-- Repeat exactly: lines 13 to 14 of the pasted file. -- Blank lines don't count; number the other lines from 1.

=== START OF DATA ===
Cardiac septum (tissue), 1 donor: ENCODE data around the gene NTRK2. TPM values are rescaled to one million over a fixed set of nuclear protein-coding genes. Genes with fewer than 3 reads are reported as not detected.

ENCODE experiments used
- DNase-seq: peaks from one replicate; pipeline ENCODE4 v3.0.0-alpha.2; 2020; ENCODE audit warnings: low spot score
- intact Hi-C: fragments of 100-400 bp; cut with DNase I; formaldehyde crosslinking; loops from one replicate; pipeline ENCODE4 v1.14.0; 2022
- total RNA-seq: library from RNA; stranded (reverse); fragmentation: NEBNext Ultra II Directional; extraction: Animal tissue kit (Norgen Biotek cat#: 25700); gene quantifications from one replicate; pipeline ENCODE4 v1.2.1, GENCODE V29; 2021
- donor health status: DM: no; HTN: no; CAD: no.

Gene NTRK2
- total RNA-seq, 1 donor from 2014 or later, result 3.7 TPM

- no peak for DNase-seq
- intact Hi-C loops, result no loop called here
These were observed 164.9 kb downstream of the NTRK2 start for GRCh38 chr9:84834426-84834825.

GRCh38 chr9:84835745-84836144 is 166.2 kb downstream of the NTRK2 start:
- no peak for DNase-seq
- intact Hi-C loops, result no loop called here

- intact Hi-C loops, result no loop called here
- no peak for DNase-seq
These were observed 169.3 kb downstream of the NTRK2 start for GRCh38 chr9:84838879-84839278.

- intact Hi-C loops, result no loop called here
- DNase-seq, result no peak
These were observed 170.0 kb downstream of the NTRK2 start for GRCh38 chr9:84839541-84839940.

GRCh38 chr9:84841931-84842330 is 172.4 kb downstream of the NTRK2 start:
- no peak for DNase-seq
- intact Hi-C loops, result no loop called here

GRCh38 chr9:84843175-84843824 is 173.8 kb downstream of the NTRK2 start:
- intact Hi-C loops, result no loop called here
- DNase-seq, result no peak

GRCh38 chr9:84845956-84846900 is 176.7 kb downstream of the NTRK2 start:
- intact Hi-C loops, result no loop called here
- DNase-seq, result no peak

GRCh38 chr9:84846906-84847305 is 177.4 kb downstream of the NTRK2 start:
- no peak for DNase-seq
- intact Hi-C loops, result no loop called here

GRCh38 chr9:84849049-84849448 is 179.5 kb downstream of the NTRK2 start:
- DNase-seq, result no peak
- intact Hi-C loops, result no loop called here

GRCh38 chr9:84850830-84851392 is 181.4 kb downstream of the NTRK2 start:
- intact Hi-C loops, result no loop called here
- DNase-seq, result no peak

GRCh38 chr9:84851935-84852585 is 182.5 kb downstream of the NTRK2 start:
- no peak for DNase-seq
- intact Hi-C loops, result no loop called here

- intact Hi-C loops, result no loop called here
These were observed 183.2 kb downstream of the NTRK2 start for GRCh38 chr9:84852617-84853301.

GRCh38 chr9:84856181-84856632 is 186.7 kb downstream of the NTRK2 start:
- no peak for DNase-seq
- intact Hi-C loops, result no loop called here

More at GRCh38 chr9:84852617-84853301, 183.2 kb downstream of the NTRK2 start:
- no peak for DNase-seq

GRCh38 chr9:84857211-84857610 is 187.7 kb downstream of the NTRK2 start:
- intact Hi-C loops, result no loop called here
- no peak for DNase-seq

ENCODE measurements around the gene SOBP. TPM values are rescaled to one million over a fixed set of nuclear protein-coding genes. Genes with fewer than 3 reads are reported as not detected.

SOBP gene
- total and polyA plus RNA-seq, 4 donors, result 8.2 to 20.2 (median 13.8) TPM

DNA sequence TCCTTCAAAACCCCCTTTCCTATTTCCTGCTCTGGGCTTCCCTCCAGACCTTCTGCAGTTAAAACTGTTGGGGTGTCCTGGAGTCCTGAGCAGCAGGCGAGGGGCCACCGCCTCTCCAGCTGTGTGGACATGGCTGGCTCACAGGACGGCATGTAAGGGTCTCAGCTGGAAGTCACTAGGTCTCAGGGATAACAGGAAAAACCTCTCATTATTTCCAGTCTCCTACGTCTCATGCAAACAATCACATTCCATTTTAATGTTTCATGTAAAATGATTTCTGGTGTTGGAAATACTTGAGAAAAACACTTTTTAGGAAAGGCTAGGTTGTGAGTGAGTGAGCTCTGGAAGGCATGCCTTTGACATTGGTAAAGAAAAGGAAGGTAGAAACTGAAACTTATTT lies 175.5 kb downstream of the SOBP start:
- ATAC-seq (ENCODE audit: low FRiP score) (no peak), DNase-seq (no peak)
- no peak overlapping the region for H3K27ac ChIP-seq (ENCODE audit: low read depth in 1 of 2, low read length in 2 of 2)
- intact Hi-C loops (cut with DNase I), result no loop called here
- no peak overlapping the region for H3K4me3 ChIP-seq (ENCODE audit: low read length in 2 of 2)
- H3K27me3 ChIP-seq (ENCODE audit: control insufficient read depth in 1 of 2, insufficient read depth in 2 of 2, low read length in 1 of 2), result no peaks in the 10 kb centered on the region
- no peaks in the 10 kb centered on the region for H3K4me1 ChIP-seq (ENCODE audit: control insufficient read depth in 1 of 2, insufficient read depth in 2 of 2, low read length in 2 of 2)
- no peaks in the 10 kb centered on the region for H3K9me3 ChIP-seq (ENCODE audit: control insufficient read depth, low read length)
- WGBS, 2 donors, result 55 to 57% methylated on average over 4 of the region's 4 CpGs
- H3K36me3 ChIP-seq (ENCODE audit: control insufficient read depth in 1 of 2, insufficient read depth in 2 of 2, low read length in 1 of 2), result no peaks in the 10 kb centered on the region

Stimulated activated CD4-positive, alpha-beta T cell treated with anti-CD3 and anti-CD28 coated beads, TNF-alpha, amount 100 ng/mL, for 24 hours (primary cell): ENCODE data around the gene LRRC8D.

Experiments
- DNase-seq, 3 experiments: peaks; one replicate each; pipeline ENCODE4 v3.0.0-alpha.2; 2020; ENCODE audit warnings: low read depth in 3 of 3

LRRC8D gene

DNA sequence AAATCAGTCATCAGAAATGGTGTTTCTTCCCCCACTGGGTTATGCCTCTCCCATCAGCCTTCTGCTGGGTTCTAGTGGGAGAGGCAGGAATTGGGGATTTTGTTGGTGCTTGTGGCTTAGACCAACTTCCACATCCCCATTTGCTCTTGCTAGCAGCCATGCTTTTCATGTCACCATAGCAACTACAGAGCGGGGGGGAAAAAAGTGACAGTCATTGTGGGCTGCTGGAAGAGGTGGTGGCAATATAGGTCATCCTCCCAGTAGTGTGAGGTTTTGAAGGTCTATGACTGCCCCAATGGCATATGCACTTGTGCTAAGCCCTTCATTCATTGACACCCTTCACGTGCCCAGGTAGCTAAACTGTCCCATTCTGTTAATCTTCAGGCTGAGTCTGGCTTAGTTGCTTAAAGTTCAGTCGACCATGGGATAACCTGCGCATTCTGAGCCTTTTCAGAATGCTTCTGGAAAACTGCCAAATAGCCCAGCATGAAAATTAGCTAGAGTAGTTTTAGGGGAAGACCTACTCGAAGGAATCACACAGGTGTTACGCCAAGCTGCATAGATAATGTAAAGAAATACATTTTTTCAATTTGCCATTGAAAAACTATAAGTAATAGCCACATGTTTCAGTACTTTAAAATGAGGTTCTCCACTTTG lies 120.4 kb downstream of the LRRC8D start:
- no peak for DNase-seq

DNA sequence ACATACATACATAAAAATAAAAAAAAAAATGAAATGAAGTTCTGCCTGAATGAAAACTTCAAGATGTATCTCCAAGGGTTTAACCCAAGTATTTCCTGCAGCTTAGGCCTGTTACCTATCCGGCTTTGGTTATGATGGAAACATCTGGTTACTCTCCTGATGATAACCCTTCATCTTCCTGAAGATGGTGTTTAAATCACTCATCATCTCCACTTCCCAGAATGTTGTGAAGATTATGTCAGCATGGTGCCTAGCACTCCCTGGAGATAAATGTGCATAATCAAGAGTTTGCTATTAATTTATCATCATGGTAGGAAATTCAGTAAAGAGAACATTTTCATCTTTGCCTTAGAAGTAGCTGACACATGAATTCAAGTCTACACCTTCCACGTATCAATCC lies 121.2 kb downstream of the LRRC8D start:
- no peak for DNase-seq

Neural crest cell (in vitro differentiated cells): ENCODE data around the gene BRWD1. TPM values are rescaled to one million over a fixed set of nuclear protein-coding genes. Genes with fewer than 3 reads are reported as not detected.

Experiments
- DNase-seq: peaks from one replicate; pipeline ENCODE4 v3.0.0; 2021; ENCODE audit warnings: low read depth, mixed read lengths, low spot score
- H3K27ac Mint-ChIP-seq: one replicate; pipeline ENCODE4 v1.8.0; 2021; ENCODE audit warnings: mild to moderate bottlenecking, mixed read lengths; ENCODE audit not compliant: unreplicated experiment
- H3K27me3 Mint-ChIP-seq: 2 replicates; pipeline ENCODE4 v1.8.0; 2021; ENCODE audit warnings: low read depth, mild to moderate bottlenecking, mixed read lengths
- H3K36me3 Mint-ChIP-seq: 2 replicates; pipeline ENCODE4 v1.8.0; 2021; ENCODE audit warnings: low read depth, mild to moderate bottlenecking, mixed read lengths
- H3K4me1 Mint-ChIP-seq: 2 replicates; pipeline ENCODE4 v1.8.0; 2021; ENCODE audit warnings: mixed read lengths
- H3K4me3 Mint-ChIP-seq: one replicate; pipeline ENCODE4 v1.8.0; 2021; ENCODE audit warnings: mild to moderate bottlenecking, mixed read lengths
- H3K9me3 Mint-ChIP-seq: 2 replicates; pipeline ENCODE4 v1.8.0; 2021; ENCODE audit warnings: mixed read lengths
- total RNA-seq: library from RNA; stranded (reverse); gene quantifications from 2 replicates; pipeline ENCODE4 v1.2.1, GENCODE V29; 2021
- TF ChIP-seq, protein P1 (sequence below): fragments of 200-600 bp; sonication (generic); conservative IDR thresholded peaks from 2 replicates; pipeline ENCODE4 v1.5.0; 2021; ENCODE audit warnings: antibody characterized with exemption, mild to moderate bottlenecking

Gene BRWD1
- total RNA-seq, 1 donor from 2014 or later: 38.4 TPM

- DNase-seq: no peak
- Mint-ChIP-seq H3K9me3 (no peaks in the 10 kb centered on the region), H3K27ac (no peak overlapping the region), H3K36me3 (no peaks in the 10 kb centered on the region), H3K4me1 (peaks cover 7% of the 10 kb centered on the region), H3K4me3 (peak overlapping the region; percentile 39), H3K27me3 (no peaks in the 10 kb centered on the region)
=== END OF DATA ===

- no peak for DNase-seq
- intact Hi-C loops, result no loop called here